ADP has been an outsourcer all of this time. It has added and deleted other businesses along the way but it has always offered a payroll service (outsourced or via software).
ADP today has a decidedly different feel from the service bureau firm of years past. In their FY 1994 Annual Report, ADP stated:
ADP's payroll processing and payroll tax filing services comprise over 90% of the revenue of Employer Services.” That same year, we saw a decided focus on the sub-1000 employee business customer: “Approximately 50% of Employer Services' payroll and payroll tax filing services revenues for the past three fiscal years have been attributable to its heartland accounts (companies with between 1 and 99 employees), approximately 35% to major accounts (between 100 and 1,000 employees) and approximately 15% to national accounts (over 1,000 employees).
Today’s ADP definitely wants to be a serious software firm. All of the focus at the recent analyst event in NYC was on the software products. More specifically, the company is very focused on HCM software and services. It has divested some of its other businesses and continues to shift from service bureau to modern HR software firm. A shift that means it provides more HCM functionality than basic payroll.
ADP has been building out new HR product lines for decades, each targeting a specific size of business. If you read the PeopleSoft S-4 from 1992, you’ll see where ADP licensed a copy of the PeopleSoft HR software (and the PeopleTools code to go with it) for approximately $22 million USD. One source states:
RELATIONSHIP WITH ADP
In order to broaden the overall distribution of its PeopleSoft HRMS products and PeopleTools technology, in 1992 the Company signed a Software License and Support Agreement with ADP. This agreement provides ADP with a perpetual license to use internally, to modify and to sublicense to its clients and prospects Release 3.0 of PeopleSoft HRMS and PeopleTools on the Centura SQLBase (OS/2) and Oracle environments. This license also permits ADP to provide service bureau functions to its clients and prospects using these software products.
ADP also bought Peachtree around the same timeframe to serve small businesses.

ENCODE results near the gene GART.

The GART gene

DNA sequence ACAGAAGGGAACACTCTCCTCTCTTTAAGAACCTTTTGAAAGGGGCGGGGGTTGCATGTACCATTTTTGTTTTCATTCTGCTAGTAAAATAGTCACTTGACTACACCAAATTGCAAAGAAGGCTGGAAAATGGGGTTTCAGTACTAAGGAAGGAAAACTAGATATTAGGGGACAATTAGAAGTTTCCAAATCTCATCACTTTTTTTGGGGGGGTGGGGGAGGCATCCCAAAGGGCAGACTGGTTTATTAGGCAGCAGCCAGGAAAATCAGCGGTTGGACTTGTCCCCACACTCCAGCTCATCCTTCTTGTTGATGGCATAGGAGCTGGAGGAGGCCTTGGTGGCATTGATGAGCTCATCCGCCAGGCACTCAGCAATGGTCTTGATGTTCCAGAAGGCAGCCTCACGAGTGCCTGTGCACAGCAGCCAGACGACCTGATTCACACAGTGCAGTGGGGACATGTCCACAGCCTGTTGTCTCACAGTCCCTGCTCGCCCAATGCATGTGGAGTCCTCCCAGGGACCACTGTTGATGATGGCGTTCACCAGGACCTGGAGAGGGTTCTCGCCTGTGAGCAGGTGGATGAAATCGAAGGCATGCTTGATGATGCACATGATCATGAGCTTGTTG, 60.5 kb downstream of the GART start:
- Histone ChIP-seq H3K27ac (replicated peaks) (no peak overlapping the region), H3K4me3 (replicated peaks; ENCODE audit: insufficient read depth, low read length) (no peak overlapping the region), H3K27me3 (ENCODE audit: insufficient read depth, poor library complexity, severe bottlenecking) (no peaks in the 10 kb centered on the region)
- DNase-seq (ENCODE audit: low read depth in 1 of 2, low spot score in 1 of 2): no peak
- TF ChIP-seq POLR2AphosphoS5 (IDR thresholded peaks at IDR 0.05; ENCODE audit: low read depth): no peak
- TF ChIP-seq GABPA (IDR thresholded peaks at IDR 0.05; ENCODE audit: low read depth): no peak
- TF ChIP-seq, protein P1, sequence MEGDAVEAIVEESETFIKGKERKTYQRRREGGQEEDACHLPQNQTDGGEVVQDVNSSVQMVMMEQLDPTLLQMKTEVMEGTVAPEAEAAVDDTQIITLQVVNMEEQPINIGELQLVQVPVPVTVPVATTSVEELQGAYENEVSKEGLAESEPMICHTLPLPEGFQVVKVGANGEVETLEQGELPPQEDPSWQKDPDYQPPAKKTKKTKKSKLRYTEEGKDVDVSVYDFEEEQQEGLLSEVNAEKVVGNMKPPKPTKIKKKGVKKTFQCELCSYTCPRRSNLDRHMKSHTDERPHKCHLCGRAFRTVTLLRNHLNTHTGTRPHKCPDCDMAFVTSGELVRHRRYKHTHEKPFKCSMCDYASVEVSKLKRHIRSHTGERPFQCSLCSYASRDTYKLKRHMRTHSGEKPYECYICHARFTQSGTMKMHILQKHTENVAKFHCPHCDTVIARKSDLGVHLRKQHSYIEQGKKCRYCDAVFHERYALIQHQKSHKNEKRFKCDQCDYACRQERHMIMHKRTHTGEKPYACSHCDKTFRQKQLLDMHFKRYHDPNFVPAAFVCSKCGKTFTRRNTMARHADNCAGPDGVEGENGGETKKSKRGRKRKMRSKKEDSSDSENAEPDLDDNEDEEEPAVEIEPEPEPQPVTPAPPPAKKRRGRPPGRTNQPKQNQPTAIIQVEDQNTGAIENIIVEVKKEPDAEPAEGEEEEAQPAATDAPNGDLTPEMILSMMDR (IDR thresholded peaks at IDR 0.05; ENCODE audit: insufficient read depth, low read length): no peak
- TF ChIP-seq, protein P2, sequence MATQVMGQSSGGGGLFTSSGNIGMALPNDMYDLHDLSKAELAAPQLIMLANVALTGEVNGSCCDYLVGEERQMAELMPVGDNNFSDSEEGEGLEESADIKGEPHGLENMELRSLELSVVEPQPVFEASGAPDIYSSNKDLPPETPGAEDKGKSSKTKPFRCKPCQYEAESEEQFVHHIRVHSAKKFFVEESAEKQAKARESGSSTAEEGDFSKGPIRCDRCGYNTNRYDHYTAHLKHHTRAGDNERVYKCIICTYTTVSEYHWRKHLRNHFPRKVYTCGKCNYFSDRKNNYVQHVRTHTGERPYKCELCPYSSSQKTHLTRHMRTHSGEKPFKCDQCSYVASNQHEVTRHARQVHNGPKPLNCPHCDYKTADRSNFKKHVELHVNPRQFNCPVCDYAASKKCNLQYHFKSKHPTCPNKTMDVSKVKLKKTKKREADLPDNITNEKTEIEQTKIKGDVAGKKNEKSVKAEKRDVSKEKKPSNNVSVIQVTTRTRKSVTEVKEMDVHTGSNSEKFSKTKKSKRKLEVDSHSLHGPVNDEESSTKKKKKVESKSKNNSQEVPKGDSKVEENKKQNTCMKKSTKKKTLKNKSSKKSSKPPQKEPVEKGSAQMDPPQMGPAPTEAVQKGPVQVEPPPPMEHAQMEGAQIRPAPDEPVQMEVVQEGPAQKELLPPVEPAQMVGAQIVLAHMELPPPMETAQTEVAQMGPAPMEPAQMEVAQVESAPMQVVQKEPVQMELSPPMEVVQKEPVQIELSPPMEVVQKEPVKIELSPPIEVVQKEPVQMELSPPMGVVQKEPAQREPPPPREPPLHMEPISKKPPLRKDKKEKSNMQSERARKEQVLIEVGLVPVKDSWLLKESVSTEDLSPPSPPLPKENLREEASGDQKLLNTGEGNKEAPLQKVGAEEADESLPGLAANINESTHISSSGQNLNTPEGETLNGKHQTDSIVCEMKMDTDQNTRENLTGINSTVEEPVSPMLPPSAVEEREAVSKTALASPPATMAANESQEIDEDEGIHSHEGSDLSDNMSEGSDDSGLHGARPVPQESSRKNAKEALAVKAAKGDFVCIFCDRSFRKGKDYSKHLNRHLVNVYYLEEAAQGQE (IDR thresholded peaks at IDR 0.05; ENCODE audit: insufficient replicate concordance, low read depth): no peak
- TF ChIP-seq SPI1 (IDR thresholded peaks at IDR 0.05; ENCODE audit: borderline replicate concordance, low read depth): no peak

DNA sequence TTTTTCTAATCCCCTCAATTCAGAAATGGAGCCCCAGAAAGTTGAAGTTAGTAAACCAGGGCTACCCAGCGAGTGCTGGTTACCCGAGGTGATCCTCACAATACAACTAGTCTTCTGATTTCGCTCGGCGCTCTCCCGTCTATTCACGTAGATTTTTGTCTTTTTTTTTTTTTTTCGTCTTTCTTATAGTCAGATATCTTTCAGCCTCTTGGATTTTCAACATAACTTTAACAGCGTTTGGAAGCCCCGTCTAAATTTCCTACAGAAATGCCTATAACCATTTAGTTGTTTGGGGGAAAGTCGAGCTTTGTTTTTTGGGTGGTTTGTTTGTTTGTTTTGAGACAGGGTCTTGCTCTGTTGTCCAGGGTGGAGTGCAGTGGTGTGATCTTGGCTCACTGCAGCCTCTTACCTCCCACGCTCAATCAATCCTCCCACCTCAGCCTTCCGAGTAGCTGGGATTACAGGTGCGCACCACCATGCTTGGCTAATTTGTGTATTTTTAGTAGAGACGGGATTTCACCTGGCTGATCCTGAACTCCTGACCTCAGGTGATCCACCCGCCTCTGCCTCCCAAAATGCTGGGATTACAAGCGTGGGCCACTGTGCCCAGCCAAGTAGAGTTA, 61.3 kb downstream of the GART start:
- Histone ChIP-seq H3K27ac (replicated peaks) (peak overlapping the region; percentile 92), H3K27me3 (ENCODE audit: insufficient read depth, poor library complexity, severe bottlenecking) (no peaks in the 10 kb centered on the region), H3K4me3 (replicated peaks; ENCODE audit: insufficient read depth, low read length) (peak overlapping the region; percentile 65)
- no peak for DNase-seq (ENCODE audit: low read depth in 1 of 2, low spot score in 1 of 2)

The PeopleSoft deal initially gave ADP a client server solution. The functional core of that became the base for ADP’s subsequent cloud offerings.
In the intervening years, the company has developed three HR/HCM solutions, one each for the small, medium and large enterprise markets. There’s even a solution for large global MNC’s (multi-national corporations).
Today, ADP has developed what it calls is a next-generation platform underneath (and around) its package software product lines.
The platform provides integration to third-party tools/applications/services, a marketplace for 280+ partner apps, etc. The company can develop one integration capability with a partner product that supports connections to all of ADP’s different product lines. Another aspect of the platform includes support for ‘mini-apps’ – these can be mobile capabilities that make functions like employee self-service come to life.
Acquisitions are clearly another part of the ADP strategy. The company acquired the Marcus Buckingham company recently and Workmarket was acquired in January of this year. Celergo (see below) was acquired even more recently.
According to colleague Josh Bersin, there are several major ADP product developments of note lately. Here are a couple of the developments that he mentioned:
- Re-engineered Payroll Engine – The new payroll engine will support easy-to-create rules for processing payroll in new countries. Rules for particular payroll calculations (e.g., retirement funding deductions) can be copied from one country, modified for another and put in service. The new engine can also show a worker their wages in near real-time as well as income earned from contingent gigs, even if those gigs were with a firm that is not their employer. The value in this is to help the worker understand if they are withholding too little or too much in taxes and avoid a painful year-end surprise.
- Graph database – Underlying ADP’s new products will be a graph database. It’s a technology that is well suited for networks of people and things (think a diverse workforce, large candidate pools, alumni, contract workers, etc.). It can be used to easily identify, for example, who are the most helpful/influential people in your firm, who best should be part (or not part) of a team, etc.
Computing power is no longer the purview of the largest firms or governments on the planet. Smartphones can have a form factor more computing power, data storage, etc. than mainframe systems did a few decades ago. Moreover, the cost of computing has plummeted. Businesses that couldn’t afford massive data centers with expensive mainframes had no choice but to use a timeshare arrangement with a firm like ADP.
Over the years, what didn’t change is this: payroll is one complicated mess with its numerous regulations, compliance matters, economic impact, the potential for litigation and more. Many business people would rather shift the responsibility for the calculation and processing of payroll to a firm that makes this their core competency. (Note: my own firm uses Paychex, an ADP competitor, for this very same reason). As tactical as payroll is, the business risk to a firm for screwing it up is great.
But times, technology and economics change - Technology is now virtually unconstrained and almost zero cost. It’s available as a utility now. Applications are now designed for all manner of computing devices (e.g., smartphones) and new software should support users beyond the HR department. It is for these reasons that companies today want to access new HCM/HR software on tablets and phones in a multi-tenant public cloud. Businesses want a solution that the software vendor maintains on a data center that the vendor secures.